Fruits are an excellent source of essential vitamins, minerals, and dietary fibre in the human diet. They are also a rich source of secondary metabolites that are proving to play an important role in the protection against numerous chronic diseases. These substances are almost ubiquitous in plant-derived foods and inherently have more subtle effects than nutrients. This book explores the different processing methods used in the food industry, which may modify their contents, structure, and biological activity in humans. In addition, the relationships between dietary fibres and gut motility are explored since dietary fibres carry out many physiological functions in the gastrointestinal tract aimed at health preservation. This book also summarises recent progressions on the use of in vitro models to study health effects of dietary fibres and other nutrients using in vitro colon cell models. In addition, epidemiological studies evidence that plant-based food play a crucial role in the prevention of diseases. The authors highlight the potential of tropical and temperate fruits as sources of dietary fibre with associated antioxidant compounds.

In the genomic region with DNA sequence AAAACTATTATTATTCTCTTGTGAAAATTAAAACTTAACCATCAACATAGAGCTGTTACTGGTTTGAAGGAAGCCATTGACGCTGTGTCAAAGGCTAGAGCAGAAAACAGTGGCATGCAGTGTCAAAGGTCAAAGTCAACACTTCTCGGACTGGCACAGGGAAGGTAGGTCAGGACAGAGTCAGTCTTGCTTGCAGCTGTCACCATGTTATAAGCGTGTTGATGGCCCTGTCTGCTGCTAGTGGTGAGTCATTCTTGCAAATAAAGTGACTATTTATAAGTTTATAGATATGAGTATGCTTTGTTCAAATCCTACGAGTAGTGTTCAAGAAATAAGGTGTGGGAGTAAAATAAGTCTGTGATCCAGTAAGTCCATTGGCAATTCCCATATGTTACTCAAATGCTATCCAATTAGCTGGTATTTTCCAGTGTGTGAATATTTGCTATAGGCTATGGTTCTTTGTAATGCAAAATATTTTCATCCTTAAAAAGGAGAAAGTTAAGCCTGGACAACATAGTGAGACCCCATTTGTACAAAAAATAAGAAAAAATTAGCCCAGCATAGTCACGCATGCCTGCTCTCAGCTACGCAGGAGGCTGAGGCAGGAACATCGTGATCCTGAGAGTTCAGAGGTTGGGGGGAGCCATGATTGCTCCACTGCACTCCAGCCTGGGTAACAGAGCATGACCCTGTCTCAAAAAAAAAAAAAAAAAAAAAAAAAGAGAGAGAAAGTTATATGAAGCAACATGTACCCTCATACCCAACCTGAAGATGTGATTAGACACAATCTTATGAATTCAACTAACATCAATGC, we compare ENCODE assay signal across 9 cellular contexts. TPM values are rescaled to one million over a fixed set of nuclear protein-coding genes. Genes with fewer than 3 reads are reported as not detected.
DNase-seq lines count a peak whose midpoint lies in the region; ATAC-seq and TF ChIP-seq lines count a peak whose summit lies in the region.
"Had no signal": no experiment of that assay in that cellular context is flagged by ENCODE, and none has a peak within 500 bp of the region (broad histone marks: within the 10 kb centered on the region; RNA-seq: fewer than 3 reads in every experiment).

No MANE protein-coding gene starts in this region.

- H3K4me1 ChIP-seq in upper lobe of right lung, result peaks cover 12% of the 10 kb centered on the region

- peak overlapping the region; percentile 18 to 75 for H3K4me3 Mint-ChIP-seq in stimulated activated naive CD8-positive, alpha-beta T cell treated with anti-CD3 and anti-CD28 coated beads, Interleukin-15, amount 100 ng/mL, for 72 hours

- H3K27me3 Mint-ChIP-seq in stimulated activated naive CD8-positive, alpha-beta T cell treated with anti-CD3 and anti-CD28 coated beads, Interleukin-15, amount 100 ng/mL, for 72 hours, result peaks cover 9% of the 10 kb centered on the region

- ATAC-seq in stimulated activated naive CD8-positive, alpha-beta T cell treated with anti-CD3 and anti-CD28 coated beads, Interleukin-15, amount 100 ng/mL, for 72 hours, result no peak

Other chapters in this book examine the fruit and vegetable consumption, physical activity levels and body mass index among teenagers, explore new dietary strategies to reduce cardiovascular disease (CVD) and discuss the potential of using alternative dietary assessment methods for researches of dietary fibre colorectal cancer.